by Haleema Attaullah, Asif Khan, Mujahid Khan, Hadia Atta and Muhammad Shahid Iqbal
Water 2023, 15(22), 3887; https://doi.org/10.3390/w15223887 - 08 Nov 2023
Viewed by 950
Abstract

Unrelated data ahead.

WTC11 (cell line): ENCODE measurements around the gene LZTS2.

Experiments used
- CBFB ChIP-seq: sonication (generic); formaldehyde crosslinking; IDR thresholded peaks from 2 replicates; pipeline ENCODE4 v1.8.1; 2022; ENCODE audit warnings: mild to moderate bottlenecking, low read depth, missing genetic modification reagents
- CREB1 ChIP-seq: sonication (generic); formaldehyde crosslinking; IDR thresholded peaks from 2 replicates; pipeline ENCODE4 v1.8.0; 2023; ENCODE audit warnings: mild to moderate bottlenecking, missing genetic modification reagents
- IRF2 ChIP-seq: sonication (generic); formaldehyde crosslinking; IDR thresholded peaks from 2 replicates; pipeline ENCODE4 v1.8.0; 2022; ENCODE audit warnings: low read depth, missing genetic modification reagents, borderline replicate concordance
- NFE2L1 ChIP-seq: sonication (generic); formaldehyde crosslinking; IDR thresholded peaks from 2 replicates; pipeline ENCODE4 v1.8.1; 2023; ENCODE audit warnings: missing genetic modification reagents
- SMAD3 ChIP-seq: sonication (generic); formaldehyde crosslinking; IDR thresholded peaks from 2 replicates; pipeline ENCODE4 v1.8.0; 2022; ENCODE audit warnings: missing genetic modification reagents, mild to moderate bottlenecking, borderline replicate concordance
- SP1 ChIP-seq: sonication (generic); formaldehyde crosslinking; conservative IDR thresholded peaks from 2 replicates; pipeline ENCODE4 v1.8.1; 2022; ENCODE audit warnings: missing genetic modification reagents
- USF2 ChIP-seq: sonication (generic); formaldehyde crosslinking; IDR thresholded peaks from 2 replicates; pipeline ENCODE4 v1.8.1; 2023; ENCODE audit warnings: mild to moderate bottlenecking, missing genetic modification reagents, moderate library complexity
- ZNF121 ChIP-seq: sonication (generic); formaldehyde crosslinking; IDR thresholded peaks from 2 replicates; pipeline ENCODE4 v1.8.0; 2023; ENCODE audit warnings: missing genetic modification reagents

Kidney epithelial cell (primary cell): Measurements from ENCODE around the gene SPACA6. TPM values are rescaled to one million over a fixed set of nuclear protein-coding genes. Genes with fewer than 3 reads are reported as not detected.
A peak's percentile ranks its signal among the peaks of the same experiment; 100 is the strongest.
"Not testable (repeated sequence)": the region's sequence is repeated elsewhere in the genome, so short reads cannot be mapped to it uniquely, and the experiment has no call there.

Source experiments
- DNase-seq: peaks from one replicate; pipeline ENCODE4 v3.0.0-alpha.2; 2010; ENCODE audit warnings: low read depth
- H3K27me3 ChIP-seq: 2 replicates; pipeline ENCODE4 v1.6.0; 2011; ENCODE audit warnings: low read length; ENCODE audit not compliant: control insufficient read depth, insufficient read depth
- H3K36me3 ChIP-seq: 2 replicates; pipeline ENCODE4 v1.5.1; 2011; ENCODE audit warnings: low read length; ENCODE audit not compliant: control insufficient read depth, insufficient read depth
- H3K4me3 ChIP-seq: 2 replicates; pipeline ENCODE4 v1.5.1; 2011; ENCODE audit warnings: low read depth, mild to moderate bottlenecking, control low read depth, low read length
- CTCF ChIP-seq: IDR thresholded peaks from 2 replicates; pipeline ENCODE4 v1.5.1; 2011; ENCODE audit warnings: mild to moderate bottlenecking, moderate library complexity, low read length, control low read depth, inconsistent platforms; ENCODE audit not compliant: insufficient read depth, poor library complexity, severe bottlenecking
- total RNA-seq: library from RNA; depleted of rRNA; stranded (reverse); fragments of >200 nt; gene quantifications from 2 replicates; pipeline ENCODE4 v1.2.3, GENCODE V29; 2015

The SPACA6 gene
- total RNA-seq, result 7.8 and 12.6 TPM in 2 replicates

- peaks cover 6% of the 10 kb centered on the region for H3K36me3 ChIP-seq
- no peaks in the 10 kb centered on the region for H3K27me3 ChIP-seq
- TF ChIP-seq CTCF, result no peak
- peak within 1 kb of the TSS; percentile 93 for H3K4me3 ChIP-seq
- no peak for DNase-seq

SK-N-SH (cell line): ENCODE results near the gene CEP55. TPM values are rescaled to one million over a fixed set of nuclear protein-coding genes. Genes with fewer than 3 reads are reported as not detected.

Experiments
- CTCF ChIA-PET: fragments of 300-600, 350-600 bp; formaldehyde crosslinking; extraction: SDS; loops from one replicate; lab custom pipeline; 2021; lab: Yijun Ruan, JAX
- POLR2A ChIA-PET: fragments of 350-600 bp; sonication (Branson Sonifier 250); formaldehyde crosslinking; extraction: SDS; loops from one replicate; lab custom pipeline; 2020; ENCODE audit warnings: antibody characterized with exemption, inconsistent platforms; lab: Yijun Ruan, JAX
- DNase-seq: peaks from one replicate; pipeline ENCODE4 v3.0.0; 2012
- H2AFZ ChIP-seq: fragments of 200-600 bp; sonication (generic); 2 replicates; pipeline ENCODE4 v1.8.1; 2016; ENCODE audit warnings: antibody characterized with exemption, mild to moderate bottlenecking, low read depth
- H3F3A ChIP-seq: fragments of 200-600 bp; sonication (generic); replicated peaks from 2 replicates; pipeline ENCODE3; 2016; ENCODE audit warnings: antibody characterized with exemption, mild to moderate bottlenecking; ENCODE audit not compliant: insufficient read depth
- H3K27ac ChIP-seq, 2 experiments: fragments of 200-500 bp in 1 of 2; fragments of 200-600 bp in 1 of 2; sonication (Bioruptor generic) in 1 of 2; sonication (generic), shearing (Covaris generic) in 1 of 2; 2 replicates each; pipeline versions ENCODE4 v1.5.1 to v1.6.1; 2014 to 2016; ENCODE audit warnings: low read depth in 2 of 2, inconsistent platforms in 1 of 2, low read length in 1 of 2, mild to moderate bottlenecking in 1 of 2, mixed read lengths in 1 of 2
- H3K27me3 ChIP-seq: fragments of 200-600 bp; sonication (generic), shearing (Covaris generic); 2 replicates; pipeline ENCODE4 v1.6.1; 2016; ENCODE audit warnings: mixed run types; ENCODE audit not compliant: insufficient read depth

Alpine glaciers are a fundamental component of the cryosphere and are significantly sensitive to climate change. One such region is the Hindukush Karakoram Himalaya (HKH) and Tibetan Plateau (TP) region, which contains more than 40,000 glaciers. There are more than 12 glacier inventories [...] Read more.